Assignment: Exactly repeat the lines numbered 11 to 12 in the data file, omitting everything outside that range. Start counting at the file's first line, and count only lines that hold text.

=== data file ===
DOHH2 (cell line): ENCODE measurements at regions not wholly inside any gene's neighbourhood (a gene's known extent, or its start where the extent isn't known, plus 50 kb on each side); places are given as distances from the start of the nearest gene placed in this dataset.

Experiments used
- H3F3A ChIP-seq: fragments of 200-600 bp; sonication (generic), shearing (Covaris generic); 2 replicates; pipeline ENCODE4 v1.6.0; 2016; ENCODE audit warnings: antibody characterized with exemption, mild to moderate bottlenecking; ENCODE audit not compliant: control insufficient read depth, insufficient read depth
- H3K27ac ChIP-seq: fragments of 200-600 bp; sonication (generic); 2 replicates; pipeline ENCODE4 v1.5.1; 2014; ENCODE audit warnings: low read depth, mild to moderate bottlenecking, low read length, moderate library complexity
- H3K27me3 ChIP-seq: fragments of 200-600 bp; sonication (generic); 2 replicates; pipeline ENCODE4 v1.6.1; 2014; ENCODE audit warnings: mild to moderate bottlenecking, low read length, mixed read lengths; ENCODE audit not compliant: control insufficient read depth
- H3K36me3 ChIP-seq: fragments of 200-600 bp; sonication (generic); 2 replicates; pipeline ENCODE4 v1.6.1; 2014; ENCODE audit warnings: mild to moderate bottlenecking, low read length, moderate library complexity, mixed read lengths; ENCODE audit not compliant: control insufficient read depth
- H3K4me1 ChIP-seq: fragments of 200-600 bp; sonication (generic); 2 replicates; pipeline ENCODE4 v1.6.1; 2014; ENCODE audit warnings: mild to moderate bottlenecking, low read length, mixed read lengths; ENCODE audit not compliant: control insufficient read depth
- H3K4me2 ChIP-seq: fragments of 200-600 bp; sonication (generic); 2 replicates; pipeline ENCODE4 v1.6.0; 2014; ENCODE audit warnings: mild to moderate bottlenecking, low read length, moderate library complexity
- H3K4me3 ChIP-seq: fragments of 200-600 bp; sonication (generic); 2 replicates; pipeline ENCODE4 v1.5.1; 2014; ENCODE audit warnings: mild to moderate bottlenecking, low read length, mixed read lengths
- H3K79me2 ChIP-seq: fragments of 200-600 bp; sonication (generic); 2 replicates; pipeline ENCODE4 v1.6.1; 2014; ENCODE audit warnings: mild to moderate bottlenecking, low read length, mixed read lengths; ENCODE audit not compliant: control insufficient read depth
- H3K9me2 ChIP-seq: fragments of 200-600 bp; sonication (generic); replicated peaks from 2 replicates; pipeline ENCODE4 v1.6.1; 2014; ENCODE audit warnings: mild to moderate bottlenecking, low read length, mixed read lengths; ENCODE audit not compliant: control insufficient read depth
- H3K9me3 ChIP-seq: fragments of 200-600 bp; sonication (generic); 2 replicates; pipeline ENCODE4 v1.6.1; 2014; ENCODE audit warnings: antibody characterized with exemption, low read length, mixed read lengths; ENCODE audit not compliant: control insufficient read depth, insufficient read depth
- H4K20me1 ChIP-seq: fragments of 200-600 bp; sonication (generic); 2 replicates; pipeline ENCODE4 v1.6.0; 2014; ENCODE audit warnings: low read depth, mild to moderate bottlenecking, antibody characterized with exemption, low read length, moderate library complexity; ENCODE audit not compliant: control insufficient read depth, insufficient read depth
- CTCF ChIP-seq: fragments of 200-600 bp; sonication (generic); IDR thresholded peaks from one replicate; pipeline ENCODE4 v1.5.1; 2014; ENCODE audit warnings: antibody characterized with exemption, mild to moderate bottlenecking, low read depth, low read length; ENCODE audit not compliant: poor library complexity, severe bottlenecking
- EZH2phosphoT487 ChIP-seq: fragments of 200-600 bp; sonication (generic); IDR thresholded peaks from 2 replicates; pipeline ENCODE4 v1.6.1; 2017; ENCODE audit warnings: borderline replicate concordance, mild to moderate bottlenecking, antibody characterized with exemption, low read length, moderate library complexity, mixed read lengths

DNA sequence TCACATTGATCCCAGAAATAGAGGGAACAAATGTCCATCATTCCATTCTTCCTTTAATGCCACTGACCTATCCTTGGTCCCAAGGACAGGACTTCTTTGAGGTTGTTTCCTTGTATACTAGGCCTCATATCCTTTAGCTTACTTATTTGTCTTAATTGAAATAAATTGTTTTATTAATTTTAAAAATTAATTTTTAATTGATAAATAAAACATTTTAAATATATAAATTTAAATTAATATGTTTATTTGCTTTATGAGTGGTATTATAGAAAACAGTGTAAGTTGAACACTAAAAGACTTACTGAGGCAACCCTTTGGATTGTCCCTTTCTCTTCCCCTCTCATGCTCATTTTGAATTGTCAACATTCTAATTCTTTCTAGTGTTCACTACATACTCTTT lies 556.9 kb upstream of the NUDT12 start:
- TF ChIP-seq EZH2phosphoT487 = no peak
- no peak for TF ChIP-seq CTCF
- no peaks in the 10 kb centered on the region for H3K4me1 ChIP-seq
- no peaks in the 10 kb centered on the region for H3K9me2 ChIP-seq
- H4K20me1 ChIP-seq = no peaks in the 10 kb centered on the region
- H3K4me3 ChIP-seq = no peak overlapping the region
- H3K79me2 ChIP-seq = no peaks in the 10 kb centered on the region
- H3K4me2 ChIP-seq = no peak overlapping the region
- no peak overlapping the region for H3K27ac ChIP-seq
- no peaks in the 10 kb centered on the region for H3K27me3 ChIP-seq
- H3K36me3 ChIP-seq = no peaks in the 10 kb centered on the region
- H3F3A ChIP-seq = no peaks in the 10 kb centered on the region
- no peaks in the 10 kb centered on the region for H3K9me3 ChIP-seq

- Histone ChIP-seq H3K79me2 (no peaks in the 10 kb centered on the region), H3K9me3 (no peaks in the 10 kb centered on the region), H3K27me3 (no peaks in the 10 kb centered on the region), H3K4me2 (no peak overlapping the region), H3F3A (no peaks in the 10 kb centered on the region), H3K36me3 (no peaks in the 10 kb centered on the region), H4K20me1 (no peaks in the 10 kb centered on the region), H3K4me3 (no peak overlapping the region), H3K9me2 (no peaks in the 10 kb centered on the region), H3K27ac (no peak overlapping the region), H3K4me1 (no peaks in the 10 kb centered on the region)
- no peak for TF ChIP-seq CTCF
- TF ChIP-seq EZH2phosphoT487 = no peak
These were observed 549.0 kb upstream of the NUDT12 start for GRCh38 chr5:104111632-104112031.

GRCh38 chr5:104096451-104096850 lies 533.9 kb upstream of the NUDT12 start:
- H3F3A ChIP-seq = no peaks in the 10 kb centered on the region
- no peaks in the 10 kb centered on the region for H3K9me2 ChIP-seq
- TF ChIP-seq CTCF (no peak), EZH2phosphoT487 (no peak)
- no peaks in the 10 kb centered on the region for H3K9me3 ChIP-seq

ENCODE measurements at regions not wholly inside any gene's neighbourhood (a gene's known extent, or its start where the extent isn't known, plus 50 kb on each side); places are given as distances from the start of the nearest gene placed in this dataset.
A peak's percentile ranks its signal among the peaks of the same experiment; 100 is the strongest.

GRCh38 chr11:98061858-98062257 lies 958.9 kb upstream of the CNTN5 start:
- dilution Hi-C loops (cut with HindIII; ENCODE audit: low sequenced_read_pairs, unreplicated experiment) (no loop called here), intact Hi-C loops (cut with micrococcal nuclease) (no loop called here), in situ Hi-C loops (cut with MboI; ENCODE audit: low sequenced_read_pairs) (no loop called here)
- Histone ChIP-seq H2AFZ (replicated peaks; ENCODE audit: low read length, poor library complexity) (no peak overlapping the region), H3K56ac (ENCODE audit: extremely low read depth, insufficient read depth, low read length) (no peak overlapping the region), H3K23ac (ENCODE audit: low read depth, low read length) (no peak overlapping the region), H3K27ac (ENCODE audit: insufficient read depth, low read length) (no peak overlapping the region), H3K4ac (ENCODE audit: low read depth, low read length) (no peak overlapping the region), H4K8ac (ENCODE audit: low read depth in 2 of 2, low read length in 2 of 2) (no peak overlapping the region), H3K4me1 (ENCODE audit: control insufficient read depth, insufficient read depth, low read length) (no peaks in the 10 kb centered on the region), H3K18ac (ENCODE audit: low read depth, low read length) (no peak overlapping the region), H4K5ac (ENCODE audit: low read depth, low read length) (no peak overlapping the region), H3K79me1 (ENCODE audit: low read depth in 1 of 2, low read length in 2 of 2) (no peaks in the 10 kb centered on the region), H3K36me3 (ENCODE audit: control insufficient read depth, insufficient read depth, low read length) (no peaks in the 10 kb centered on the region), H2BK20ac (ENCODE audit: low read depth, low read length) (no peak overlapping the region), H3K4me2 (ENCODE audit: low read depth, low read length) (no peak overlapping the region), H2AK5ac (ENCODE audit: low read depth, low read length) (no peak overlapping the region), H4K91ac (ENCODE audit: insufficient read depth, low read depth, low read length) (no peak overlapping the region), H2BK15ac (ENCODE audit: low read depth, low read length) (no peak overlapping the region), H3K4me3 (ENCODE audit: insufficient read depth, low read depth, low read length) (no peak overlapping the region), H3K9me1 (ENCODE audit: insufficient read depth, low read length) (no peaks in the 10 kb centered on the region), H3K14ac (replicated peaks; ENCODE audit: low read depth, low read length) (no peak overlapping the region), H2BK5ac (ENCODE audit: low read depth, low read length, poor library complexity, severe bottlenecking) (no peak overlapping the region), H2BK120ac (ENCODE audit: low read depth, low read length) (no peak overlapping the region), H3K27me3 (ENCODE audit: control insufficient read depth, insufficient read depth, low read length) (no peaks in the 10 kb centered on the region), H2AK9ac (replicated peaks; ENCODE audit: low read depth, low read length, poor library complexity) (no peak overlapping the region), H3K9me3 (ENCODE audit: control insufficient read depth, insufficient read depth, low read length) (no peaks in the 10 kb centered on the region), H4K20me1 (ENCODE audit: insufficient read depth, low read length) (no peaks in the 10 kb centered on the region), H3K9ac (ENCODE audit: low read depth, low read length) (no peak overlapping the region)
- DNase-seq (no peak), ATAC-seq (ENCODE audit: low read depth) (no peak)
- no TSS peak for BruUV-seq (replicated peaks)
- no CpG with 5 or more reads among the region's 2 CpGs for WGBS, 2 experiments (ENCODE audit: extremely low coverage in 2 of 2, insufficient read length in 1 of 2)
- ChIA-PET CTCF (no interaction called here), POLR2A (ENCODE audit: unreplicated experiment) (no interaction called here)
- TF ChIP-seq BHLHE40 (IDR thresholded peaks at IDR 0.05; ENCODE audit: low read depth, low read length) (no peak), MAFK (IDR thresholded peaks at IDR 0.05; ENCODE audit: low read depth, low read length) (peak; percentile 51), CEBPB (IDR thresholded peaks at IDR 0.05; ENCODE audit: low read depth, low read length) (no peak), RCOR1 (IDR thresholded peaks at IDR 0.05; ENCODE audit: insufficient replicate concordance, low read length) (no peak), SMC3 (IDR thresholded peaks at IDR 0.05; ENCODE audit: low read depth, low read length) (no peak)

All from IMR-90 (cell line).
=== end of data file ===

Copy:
- H3K9me2 ChIP-seq: fragments of 200-600 bp; sonication (generic); replicated peaks from 2 replicates; pipeline ENCODE4 v1.6.1; 2014; ENCODE audit warnings: mild to moderate bottlenecking, low read length, mixed read lengths; ENCODE audit not compliant: control insufficient read depth
- H3K9me3 ChIP-seq: fragments of 200-600 bp; sonication (generic); 2 replicates; pipeline ENCODE4 v1.6.1; 2014; ENCODE audit warnings: antibody characterized with exemption, low read length, mixed read lengths; ENCODE audit not compliant: control insufficient read depth, insufficient read depth